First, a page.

Shift toward risk aversion, away from growth: Economist
OTTAWA (Reuters) — Even with some parts of the Canadian economy operating near capacity, economists say business investment is unlikely to pick up soon because many companies are wary about the outlook for growth.
Canadian business investment fell again in the first quarter, gross domestic product data released on Tuesday showed, the fifth straight quarterly decline, which weighed on economic growth.
The business investment decline, heavily influenced by the oil price slump, contributed toCanada's slip into a mild recession last year. Stronger business investment, along with a pick up in exports, is key to the central bank's outlook.
Weak global and Canadian growth expectations mean businesses do not need to invest as much in expanding their operations as they might have otherwise, said Eric Lascelles, chief economist at RBC Global Asset Management.
Additionally, there has been a shift toward risk aversion and away from investing for growth, he said.
"Sometimes that means leaving something on the table in terms of growth opportunities and I think that is still very much central to business decision making around the world right now," Lascelles said.
The Bank of Canada said in April it expects business fixed investment will take 0.8 percentage points off economic growth this year before contributing modestly in 2017. It more recently noted investment and intentions remain disappointing.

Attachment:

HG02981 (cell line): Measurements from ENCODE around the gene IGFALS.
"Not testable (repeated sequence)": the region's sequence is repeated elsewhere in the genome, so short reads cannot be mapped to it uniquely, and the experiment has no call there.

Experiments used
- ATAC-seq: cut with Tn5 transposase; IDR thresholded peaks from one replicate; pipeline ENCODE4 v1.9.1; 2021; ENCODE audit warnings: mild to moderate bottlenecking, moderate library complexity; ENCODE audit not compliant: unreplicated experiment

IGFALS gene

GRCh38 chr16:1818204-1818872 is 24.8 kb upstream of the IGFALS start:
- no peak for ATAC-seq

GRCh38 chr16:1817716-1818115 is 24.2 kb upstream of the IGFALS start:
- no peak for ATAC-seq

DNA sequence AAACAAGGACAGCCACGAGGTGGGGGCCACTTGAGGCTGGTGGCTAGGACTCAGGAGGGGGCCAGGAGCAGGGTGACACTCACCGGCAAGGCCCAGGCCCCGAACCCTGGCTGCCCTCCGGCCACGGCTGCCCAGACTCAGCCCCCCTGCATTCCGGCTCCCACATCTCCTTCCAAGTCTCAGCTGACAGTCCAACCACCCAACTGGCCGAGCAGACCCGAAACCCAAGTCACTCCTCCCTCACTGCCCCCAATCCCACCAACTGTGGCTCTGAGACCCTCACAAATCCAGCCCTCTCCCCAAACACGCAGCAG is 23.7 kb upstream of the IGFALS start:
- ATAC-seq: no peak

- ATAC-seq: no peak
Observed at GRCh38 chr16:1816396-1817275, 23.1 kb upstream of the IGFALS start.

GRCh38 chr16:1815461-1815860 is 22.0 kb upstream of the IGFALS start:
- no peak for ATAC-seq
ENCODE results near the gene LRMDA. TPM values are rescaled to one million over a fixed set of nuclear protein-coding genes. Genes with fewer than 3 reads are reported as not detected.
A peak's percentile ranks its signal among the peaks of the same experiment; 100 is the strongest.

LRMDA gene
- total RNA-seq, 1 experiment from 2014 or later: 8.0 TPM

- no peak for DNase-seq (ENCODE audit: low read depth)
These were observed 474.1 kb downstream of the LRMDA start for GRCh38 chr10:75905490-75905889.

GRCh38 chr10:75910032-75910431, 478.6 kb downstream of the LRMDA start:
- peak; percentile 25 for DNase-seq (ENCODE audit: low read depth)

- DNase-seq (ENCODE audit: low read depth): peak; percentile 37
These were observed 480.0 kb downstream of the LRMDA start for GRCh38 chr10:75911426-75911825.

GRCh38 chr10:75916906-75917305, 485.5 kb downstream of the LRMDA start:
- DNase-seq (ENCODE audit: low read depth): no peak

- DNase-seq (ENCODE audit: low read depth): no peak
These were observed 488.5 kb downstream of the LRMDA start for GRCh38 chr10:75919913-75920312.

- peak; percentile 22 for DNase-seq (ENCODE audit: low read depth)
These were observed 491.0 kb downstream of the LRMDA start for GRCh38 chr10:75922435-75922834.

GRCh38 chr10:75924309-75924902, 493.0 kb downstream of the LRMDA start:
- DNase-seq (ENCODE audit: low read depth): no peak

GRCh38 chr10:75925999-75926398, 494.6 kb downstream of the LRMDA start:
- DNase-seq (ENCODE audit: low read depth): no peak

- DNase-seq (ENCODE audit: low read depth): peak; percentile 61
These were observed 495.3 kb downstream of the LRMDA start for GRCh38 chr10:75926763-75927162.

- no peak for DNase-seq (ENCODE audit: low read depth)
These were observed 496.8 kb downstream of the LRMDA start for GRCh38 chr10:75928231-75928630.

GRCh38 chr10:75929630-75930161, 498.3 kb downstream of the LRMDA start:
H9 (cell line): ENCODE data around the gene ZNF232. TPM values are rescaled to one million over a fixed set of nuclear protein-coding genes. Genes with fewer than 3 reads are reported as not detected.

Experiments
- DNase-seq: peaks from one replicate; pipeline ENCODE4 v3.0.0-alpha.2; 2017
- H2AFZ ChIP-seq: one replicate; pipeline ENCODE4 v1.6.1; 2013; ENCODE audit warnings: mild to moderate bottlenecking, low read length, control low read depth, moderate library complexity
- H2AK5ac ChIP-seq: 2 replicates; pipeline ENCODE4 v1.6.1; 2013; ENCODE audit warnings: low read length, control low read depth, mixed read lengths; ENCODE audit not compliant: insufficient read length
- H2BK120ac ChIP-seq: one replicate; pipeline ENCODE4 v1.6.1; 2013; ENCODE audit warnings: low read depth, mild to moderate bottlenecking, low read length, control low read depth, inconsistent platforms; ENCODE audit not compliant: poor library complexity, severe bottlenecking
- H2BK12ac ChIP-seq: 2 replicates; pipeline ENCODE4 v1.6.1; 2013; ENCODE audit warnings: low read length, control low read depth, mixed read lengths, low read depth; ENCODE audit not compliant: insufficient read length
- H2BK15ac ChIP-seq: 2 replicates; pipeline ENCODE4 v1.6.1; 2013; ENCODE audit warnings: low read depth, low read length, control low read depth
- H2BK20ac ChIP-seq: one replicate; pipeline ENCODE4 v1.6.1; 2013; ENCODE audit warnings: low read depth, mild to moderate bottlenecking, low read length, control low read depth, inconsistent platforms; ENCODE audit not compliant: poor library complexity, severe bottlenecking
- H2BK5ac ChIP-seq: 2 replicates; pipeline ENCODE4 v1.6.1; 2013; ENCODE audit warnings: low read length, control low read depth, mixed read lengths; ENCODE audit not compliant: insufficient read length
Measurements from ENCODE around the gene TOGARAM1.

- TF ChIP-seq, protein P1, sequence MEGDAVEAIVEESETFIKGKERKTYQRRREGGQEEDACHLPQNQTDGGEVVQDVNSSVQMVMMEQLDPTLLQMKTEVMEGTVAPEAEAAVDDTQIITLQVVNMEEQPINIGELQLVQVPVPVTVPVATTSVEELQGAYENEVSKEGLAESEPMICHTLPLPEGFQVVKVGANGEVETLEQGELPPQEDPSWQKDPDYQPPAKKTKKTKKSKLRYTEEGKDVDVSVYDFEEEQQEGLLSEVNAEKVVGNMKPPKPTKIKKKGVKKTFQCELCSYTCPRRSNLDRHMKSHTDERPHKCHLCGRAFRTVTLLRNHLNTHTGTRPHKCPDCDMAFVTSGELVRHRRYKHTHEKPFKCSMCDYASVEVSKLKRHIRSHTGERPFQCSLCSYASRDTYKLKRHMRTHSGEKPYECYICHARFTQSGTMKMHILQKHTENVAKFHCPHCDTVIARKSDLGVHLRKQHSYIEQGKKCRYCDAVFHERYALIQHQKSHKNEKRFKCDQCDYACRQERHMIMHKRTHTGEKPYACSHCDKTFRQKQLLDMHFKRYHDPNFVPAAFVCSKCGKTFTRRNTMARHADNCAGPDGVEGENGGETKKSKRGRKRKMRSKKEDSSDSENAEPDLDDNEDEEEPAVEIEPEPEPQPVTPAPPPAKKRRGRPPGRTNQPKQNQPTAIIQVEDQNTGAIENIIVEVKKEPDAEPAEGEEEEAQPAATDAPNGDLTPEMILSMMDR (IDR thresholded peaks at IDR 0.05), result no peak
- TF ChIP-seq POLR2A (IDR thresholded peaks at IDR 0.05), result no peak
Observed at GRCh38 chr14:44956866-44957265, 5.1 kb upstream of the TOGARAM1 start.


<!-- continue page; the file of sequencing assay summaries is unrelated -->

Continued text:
Lascelles expects the bank may have to lower that forecast, possibly in its next monetary policy report in July.
The bank had highlighted that some sectors, such as wood products and transportation equipment, are operating at capacity utilization rates that are close to historical highs, suggesting they will need to invest in factories and equipment as demand increases.
But companies may wait to see that the demand is there first, given the risk that the U.S. economy does not rebound from a weak first quarter as strongly as anticipated.
That means any bump up in spending in the near-term may be modest, if it comes at all.
"Autos are running flat out and the problem with that is it doesn't look as though there's any more investment coming on that front," said Benjamin Reitzes, senior economist at BMO Capital Markets, pointing to a fourth-quarter capacity utilization rate of 97.8 percent for the transportation sector.
"That high number does not portend new investment, unfortunately."
While there may be some bright spots outside the energy sector, the drag from the commodity slump is going to be a bigger weight on overall business investment, said Bill Adams, senior international economist for PNC Financial Services Group.